Protect Yourself and the Whales
The marine mammal viewing guidelines are intended to help boaters avoid accidentally violating the Marine Mammal Protection Act & Endangered Species Act.
These guidelines apply to all large whales except North Atlantic right whales. Approaching a right whale within 500 yards (1500 feet) is prohibited. See the Right Whale Approach Regulations for more details.
It is illegal to interrupt any marine mammal’s natural behavior. If your behavior changes their behavior, back away!
2 miles away from whales
Reduce Speed to 13 knots.
Post dedicated lookout.
Avoid sudden changes in speed and direction.
1 mile - ½ mile away from whales
Reduce speed to 10 knots
½ mile or less from whales
Reduce speed to 7 knots.
Avoid head on approach.
Maintain a minimum altitude of 1,000feet over the water (or 1500 feet for right whales).
300 feet -100 Feet Away From Whales
(Stand-by & Close Approach Zone)
Parallel course & speed of whales.
Do not attempt head-on approach.
Approach and leave stationary whales at no wake speed.
Do not intentionally drift down on whales.
Do not exceed 7 knots in Stand-by Zone.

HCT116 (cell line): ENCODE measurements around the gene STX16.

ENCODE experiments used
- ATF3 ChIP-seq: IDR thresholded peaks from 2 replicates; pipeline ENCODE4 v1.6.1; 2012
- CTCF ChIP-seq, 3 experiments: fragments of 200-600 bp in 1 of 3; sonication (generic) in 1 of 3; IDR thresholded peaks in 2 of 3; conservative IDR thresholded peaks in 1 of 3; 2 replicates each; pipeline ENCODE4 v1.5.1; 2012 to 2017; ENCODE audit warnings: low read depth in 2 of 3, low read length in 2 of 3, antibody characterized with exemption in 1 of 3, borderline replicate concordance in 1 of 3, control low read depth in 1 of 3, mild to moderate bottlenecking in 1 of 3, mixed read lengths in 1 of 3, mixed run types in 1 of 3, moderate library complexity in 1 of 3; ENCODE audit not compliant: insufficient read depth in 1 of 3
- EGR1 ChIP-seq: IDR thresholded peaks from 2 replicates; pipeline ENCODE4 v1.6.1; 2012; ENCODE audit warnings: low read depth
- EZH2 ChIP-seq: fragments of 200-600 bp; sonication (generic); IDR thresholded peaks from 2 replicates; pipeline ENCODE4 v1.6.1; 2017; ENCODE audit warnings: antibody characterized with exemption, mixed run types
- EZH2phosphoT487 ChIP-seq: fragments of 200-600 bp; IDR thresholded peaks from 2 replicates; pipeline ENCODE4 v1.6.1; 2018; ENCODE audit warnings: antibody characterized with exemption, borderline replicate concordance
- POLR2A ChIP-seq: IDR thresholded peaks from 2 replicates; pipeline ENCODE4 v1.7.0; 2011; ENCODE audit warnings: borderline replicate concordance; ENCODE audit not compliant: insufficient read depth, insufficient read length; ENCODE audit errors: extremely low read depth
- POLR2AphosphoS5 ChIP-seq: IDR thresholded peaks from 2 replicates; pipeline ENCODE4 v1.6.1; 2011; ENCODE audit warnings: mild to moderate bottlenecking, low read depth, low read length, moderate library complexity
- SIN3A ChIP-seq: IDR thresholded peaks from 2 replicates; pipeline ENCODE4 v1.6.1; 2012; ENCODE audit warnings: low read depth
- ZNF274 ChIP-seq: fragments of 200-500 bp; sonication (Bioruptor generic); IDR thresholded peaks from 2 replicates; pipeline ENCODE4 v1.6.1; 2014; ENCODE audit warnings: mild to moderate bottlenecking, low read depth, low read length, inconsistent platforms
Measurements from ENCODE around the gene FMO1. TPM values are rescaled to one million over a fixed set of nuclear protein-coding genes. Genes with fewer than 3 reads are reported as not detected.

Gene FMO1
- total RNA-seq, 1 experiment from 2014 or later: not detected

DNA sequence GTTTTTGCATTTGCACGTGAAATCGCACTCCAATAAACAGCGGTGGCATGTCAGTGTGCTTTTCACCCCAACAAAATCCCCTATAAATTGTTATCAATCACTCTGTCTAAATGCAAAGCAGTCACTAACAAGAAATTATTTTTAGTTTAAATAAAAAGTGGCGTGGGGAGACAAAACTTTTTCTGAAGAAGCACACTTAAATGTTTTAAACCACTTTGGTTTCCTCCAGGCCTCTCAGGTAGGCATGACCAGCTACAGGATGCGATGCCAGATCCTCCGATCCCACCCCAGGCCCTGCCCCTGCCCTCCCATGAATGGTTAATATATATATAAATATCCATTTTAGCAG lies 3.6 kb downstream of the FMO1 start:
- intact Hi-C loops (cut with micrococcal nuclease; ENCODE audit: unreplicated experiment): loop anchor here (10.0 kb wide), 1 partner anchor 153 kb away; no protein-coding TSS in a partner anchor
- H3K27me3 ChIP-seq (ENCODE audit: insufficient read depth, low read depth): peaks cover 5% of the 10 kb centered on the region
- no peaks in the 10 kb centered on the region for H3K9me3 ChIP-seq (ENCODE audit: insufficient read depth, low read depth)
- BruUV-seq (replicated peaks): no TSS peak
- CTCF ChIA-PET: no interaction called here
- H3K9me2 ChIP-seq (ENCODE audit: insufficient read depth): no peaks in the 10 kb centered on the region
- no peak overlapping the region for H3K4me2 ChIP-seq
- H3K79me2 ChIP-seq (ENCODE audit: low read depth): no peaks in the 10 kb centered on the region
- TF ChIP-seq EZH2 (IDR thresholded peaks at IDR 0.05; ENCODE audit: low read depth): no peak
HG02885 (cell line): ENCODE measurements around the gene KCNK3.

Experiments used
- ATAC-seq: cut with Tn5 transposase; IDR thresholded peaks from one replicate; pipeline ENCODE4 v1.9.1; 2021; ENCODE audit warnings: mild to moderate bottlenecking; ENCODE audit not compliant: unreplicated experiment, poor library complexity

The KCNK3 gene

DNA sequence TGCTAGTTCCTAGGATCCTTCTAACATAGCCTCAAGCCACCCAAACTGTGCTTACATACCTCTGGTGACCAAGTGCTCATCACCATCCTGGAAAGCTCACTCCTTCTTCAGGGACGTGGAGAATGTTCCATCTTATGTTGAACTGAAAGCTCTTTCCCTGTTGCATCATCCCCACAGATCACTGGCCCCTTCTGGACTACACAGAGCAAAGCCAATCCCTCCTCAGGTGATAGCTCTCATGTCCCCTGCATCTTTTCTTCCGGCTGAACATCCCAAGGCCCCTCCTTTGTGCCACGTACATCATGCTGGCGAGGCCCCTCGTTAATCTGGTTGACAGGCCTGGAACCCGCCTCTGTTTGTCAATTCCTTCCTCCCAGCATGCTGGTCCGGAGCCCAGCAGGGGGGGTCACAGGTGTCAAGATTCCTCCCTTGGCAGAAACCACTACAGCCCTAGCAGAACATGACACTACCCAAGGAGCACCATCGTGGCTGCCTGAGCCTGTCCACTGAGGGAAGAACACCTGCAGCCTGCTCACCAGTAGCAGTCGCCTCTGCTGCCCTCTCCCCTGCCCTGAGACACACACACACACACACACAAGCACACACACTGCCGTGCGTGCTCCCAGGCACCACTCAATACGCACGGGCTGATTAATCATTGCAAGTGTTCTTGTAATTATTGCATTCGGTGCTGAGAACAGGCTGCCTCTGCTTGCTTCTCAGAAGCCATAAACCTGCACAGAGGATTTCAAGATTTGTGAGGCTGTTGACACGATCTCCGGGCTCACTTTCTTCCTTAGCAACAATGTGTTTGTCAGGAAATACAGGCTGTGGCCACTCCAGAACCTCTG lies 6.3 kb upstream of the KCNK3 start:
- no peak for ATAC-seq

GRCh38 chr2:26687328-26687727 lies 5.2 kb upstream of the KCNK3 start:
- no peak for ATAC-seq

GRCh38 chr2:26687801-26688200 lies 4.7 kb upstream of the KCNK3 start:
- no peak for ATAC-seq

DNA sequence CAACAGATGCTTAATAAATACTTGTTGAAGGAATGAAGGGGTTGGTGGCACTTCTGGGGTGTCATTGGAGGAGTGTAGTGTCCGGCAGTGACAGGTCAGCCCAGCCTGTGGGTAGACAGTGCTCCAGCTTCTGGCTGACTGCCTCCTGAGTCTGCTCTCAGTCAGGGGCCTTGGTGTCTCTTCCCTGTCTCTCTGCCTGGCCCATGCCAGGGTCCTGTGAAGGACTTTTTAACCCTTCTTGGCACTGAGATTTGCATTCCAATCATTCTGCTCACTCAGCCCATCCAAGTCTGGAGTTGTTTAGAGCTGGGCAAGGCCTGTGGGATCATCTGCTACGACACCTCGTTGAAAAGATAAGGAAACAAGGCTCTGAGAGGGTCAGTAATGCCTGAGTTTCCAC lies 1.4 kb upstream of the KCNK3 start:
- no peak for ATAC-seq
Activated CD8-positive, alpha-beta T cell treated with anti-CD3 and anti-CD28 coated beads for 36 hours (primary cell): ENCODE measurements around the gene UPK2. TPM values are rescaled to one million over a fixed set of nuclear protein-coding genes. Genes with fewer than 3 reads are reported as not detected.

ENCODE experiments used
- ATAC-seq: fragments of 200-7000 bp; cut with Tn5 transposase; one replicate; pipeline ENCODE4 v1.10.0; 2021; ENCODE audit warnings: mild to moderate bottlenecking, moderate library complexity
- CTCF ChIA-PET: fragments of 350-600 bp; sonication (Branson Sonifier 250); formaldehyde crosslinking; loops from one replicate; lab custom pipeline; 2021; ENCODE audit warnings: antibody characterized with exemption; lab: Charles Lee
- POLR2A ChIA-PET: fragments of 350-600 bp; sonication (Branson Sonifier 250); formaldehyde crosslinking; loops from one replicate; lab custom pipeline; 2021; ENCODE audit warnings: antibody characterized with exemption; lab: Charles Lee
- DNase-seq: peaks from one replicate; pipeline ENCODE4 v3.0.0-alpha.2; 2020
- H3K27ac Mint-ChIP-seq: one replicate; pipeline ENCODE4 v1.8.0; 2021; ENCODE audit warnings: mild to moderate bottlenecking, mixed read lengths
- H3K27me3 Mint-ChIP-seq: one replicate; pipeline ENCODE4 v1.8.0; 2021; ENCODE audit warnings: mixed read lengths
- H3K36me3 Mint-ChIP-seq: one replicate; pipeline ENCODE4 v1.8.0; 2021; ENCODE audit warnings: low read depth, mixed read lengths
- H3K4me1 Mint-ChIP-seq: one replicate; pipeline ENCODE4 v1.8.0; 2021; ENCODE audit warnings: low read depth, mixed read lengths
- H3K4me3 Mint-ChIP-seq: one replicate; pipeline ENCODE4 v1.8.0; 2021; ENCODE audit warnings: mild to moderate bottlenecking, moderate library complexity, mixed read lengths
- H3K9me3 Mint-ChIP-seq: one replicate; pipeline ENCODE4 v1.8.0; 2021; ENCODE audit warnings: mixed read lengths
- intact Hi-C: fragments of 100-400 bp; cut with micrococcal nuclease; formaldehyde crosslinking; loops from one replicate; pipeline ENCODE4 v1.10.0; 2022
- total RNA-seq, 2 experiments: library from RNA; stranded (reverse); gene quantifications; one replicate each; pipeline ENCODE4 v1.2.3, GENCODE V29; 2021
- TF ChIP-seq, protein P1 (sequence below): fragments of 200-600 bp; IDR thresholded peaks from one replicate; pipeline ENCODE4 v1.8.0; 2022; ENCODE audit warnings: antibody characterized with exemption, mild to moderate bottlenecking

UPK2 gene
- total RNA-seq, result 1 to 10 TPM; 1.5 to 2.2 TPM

In Multi-Vessel Approaches:
Vesselsmaintain communication & coordinate viewing.
Two vessel limit within Stand-by Zone.
One vessel limit in Close Approach Zone.
Close Approach vessel time limited to 15 minutes.
Leave whales following same procedures described for applicable distances away from whales. Vessels should depart whales and return to port 15 minutes before sunset.
No Intentional Approach within 100 feet
If whale approaches within 100feet, put vessel engine in neutral and do not re-engage propulsion until whale observed clear of harm’s way.
Drop sails and use auxiliary engines while whale watching to maintain more maneuverability.
Interrupting natural behaviors of marine mammals, such as feeding, nursing, resting, and traveling is against the law.